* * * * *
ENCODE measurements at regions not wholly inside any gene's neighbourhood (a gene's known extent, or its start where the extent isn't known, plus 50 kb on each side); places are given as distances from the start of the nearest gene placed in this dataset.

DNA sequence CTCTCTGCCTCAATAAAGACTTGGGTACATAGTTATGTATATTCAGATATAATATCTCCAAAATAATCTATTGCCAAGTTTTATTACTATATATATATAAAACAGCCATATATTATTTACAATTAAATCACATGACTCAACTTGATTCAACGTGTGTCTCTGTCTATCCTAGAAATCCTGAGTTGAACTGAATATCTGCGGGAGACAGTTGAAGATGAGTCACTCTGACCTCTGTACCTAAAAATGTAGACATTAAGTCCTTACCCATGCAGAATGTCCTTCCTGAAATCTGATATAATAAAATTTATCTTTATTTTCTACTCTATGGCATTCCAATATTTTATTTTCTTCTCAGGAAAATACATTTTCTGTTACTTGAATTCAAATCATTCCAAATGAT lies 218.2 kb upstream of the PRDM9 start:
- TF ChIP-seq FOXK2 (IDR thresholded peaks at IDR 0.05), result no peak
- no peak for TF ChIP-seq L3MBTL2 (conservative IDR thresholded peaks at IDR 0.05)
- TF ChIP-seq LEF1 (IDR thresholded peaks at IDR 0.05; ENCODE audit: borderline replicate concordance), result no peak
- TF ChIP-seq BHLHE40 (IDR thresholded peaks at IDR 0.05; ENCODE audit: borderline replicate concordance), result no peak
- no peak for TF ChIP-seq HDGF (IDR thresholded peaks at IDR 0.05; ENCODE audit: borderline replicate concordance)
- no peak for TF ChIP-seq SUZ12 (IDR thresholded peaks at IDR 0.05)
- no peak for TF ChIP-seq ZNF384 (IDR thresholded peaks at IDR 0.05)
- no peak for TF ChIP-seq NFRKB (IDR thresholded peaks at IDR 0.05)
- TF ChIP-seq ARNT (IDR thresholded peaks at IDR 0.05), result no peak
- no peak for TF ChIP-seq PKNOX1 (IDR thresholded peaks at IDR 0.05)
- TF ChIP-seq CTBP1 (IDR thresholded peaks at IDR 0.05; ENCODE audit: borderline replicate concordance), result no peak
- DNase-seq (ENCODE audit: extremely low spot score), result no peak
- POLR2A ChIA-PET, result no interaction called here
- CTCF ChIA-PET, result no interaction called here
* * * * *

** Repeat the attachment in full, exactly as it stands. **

ENCODE measurements at regions not wholly inside any gene's neighbourhood (a gene's known extent, or its start where the extent isn't known, plus 50 kb on each side); places are given as distances from the start of the nearest gene placed in this dataset.

DNA sequence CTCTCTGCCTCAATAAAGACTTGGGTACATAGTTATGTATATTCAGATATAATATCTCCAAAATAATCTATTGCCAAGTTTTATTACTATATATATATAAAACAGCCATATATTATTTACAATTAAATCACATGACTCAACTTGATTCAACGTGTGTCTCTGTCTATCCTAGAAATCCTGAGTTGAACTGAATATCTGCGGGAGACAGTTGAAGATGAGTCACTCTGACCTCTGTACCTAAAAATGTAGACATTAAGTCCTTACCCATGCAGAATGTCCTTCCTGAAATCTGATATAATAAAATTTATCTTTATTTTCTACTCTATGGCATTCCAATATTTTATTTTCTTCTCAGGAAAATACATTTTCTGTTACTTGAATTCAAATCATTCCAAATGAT lies 218.2 kb upstream of the PRDM9 start:
- TF ChIP-seq FOXK2 (IDR thresholded peaks at IDR 0.05), result no peak
- no peak for TF ChIP-seq L3MBTL2 (conservative IDR thresholded peaks at IDR 0.05)
- TF ChIP-seq LEF1 (IDR thresholded peaks at IDR 0.05; ENCODE audit: borderline replicate concordance), result no peak
- TF ChIP-seq BHLHE40 (IDR thresholded peaks at IDR 0.05; ENCODE audit: borderline replicate concordance), result no peak
- no peak for TF ChIP-seq HDGF (IDR thresholded peaks at IDR 0.05; ENCODE audit: borderline replicate concordance)
- no peak for TF ChIP-seq SUZ12 (IDR thresholded peaks at IDR 0.05)
- no peak for TF ChIP-seq ZNF384 (IDR thresholded peaks at IDR 0.05)
- no peak for TF ChIP-seq NFRKB (IDR thresholded peaks at IDR 0.05)
- TF ChIP-seq ARNT (IDR thresholded peaks at IDR 0.05), result no peak
- no peak for TF ChIP-seq PKNOX1 (IDR thresholded peaks at IDR 0.05)
- TF ChIP-seq CTBP1 (IDR thresholded peaks at IDR 0.05; ENCODE audit: borderline replicate concordance), result no peak
- DNase-seq (ENCODE audit: extremely low spot score), result no peak
- POLR2A ChIA-PET, result no interaction called here
- CTCF ChIA-PET, result no interaction called here